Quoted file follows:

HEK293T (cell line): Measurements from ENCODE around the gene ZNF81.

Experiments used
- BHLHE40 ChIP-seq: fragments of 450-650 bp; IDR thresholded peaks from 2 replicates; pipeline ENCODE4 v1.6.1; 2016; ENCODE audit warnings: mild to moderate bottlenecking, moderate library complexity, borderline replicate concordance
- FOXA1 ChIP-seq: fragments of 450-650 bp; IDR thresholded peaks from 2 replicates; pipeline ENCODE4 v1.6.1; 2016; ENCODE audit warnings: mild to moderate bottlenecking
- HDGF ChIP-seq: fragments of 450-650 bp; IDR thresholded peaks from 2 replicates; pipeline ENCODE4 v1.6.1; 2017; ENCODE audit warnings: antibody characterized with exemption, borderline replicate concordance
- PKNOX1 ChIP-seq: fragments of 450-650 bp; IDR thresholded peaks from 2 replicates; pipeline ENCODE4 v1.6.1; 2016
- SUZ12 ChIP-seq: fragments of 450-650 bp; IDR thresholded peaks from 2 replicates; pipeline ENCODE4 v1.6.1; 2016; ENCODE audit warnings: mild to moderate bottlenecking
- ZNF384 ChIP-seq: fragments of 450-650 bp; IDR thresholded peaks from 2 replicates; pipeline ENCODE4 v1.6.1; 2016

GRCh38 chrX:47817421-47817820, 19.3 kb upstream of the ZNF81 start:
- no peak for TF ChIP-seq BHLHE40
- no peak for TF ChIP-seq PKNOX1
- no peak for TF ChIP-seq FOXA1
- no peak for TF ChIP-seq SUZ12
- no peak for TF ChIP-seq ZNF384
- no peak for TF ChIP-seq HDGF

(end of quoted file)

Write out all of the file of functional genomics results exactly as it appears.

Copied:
HEK293T (cell line): Measurements from ENCODE around the gene ZNF81.

Experiments used
- BHLHE40 ChIP-seq: fragments of 450-650 bp; IDR thresholded peaks from 2 replicates; pipeline ENCODE4 v1.6.1; 2016; ENCODE audit warnings: mild to moderate bottlenecking, moderate library complexity, borderline replicate concordance
- FOXA1 ChIP-seq: fragments of 450-650 bp; IDR thresholded peaks from 2 replicates; pipeline ENCODE4 v1.6.1; 2016; ENCODE audit warnings: mild to moderate bottlenecking
- HDGF ChIP-seq: fragments of 450-650 bp; IDR thresholded peaks from 2 replicates; pipeline ENCODE4 v1.6.1; 2017; ENCODE audit warnings: antibody characterized with exemption, borderline replicate concordance
- PKNOX1 ChIP-seq: fragments of 450-650 bp; IDR thresholded peaks from 2 replicates; pipeline ENCODE4 v1.6.1; 2016
- SUZ12 ChIP-seq: fragments of 450-650 bp; IDR thresholded peaks from 2 replicates; pipeline ENCODE4 v1.6.1; 2016; ENCODE audit warnings: mild to moderate bottlenecking
- ZNF384 ChIP-seq: fragments of 450-650 bp; IDR thresholded peaks from 2 replicates; pipeline ENCODE4 v1.6.1; 2016

GRCh38 chrX:47817421-47817820, 19.3 kb upstream of the ZNF81 start:
- no peak for TF ChIP-seq BHLHE40
- no peak for TF ChIP-seq PKNOX1
- no peak for TF ChIP-seq FOXA1
- no peak for TF ChIP-seq SUZ12
- no peak for TF ChIP-seq ZNF384
- no peak for TF ChIP-seq HDGF